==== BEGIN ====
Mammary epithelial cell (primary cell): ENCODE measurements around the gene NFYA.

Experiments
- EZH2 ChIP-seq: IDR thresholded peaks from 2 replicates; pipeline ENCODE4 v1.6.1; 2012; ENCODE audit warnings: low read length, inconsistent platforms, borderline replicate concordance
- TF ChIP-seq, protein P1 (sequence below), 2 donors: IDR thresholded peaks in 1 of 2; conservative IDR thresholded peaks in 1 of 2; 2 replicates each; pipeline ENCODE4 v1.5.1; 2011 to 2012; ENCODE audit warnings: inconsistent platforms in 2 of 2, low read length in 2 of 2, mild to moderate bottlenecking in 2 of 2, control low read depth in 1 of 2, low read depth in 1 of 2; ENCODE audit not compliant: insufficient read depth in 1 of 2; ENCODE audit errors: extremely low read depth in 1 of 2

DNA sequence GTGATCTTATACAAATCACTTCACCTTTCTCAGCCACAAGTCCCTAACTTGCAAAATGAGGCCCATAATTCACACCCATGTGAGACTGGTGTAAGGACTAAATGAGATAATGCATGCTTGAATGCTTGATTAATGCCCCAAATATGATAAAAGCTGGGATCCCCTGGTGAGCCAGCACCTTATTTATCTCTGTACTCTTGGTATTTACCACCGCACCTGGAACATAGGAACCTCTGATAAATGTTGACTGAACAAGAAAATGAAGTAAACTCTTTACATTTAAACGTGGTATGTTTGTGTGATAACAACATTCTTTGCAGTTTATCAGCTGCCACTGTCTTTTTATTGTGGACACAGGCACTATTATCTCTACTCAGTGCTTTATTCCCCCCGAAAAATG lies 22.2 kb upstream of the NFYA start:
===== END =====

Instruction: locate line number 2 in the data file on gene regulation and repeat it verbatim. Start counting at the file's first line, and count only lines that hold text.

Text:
Experiments